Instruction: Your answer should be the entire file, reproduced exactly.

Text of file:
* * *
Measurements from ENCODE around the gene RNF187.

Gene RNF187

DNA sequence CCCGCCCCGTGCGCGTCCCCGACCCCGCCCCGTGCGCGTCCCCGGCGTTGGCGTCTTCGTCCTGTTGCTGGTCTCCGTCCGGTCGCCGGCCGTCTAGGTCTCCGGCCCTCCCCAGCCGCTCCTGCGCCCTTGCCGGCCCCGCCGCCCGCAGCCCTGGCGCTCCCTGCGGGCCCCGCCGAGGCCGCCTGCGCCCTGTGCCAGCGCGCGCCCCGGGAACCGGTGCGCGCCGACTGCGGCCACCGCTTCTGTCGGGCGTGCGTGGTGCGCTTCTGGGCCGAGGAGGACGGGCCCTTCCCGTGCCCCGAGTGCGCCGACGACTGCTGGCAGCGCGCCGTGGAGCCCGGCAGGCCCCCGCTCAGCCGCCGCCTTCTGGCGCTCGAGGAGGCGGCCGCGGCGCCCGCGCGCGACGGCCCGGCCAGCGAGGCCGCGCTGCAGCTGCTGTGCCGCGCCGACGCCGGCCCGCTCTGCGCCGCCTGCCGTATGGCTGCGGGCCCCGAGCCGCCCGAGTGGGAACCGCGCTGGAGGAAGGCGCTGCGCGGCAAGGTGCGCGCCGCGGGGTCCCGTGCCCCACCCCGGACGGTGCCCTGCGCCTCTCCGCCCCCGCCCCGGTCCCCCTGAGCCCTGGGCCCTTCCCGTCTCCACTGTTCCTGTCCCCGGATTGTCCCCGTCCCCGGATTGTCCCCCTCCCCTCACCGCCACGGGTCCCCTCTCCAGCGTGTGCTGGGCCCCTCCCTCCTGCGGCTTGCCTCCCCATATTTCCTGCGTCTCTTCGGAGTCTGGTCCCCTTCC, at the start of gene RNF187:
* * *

Measurements from ENCODE around the gene RNF187.

Gene RNF187

DNA sequence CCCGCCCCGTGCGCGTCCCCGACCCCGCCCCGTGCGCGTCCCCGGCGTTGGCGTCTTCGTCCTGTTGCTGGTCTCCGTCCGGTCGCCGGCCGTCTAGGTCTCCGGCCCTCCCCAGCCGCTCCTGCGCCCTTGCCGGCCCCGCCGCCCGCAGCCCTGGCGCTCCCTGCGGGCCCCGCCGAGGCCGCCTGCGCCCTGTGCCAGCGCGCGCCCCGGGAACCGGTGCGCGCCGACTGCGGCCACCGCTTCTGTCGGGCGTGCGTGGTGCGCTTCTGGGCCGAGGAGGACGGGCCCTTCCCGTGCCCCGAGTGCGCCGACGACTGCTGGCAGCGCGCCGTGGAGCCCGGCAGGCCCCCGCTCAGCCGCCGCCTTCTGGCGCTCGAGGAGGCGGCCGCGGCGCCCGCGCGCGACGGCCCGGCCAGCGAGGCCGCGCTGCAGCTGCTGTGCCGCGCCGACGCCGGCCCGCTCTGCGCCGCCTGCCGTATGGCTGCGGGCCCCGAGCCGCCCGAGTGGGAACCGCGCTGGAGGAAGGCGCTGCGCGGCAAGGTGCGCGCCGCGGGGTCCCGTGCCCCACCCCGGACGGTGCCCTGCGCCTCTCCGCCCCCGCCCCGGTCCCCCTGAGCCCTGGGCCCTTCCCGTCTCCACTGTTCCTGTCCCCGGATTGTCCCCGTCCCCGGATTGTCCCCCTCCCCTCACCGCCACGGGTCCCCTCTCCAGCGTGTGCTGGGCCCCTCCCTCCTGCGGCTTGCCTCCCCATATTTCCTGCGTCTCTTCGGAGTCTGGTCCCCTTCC, at the start of gene RNF187: